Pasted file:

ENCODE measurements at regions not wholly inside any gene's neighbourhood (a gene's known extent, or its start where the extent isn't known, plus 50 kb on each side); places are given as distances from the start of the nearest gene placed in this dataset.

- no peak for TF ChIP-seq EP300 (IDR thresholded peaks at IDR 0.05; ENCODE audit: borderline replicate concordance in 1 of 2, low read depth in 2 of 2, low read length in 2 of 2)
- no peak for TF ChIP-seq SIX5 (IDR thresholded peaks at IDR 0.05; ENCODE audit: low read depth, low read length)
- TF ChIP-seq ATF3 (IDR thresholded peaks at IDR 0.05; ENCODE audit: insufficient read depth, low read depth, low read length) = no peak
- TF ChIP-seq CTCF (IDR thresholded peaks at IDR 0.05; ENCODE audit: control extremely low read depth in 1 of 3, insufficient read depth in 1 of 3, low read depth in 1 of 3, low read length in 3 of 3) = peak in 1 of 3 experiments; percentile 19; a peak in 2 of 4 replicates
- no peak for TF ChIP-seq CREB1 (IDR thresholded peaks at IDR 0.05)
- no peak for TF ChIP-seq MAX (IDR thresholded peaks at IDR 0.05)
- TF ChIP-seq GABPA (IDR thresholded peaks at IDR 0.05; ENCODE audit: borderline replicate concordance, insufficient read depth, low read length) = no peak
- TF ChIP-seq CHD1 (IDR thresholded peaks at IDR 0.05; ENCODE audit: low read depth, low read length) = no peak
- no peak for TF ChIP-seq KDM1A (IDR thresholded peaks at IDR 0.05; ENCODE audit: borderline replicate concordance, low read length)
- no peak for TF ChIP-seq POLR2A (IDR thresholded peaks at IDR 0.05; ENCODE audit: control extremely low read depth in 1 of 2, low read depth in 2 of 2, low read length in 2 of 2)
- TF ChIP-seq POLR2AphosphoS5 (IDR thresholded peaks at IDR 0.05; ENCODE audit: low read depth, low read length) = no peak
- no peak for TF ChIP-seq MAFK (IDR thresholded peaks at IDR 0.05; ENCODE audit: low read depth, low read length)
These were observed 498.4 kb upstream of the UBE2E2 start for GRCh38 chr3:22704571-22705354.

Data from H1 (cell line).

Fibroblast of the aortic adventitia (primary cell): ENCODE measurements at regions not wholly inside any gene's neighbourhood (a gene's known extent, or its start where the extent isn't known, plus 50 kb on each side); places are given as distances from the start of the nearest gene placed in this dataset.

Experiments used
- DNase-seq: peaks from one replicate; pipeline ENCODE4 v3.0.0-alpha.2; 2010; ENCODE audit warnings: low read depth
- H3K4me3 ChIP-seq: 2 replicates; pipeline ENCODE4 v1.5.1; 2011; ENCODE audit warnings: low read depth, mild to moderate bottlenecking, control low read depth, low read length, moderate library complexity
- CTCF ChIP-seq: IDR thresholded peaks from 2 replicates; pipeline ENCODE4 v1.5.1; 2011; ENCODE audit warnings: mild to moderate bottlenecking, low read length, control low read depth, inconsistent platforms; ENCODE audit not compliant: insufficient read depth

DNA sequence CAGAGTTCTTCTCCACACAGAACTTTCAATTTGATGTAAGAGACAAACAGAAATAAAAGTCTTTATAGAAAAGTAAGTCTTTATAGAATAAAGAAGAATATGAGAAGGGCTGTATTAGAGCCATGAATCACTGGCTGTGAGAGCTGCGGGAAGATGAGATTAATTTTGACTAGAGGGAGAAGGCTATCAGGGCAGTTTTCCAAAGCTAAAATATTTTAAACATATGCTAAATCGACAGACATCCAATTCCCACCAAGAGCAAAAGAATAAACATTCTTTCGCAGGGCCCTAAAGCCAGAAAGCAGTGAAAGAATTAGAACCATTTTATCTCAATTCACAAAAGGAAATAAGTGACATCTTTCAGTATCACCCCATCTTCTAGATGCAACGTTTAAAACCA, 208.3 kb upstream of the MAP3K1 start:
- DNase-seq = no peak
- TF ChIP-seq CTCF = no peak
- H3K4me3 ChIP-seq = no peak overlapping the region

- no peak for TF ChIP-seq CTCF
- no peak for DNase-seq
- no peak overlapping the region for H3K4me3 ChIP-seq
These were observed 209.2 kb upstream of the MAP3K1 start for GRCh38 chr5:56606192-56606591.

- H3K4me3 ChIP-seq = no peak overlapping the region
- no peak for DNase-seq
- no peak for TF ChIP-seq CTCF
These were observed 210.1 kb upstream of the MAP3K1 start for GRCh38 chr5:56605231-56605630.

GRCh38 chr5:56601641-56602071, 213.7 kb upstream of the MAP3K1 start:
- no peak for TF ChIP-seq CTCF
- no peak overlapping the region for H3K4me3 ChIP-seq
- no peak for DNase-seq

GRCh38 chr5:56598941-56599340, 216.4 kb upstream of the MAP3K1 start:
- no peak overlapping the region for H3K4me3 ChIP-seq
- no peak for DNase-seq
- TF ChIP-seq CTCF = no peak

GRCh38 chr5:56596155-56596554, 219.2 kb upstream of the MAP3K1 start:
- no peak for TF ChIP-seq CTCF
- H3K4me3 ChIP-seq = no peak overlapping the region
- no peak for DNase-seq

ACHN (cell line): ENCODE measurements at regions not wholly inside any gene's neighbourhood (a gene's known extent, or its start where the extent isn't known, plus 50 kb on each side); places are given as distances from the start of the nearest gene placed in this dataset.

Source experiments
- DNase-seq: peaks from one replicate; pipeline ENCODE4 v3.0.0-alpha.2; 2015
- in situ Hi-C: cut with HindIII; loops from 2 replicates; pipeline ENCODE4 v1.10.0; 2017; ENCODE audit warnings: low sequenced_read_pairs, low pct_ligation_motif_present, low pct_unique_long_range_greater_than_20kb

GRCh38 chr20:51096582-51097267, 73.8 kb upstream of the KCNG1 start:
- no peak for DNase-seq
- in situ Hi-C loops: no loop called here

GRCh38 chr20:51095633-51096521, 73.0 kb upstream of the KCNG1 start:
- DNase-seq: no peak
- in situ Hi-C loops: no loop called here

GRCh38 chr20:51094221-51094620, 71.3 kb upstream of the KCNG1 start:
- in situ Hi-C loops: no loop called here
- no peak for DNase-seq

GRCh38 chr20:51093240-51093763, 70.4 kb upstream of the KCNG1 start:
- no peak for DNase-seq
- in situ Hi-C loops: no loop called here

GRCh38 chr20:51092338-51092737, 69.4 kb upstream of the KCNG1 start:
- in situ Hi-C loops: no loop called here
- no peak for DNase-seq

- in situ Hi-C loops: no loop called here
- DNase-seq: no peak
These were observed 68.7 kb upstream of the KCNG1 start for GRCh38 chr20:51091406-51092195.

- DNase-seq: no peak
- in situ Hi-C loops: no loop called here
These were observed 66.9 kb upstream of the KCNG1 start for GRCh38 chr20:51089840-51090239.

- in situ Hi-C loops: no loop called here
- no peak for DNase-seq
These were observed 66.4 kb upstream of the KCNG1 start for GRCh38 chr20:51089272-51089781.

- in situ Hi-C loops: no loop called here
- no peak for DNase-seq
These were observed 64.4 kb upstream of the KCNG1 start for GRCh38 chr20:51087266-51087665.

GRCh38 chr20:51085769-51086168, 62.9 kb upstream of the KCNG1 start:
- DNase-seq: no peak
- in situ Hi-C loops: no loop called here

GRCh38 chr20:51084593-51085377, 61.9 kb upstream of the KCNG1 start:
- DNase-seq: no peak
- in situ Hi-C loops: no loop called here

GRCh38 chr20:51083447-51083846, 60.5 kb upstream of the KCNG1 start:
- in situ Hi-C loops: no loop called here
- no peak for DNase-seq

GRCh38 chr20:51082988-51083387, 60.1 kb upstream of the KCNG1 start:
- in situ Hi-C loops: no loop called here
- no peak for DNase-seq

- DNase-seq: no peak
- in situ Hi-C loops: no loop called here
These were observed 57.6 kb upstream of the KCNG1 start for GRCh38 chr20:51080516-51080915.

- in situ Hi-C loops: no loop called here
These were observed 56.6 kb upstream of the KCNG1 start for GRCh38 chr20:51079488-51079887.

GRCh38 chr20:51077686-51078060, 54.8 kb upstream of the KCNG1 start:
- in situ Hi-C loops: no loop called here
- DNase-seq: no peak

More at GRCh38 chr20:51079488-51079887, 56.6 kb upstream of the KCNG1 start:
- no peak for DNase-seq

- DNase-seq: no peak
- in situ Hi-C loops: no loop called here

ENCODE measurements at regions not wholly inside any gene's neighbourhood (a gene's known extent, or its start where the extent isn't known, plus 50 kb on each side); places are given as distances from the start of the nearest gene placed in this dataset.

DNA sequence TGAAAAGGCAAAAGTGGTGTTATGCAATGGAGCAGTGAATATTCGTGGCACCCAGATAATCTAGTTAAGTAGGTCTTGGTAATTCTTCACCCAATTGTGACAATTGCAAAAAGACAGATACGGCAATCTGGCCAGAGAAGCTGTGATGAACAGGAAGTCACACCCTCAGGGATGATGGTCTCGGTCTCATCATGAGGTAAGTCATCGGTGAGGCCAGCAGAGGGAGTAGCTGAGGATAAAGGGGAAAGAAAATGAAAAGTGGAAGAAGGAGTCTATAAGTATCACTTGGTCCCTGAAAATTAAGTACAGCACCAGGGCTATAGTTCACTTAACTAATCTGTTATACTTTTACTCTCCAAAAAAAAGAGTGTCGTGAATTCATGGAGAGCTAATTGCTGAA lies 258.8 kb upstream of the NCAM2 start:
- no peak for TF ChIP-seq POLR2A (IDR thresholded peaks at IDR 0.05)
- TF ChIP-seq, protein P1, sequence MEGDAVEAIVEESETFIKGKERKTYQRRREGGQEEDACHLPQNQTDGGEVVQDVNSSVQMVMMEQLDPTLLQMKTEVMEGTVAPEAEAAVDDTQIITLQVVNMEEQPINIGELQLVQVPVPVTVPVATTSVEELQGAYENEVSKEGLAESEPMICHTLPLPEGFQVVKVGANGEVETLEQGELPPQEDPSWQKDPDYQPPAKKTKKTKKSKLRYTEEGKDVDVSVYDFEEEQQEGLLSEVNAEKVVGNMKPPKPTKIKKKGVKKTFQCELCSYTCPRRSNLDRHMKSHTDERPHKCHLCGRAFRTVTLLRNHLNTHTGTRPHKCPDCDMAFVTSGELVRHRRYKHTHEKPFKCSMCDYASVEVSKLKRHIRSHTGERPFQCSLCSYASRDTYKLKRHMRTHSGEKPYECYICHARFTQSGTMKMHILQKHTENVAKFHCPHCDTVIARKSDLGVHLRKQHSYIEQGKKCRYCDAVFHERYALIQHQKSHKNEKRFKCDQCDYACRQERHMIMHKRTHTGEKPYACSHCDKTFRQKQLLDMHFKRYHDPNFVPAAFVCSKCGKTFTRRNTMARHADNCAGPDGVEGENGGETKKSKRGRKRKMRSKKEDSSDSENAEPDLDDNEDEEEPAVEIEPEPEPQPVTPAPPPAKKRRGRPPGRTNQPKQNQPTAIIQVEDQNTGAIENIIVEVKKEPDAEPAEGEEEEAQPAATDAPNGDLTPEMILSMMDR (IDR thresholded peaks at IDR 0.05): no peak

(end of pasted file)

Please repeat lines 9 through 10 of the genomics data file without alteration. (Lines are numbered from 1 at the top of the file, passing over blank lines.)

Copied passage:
- TF ChIP-seq CHD1 (IDR thresholded peaks at IDR 0.05; ENCODE audit: low read depth, low read length) = no peak
- no peak for TF ChIP-seq KDM1A (IDR thresholded peaks at IDR 0.05; ENCODE audit: borderline replicate concordance, low read length)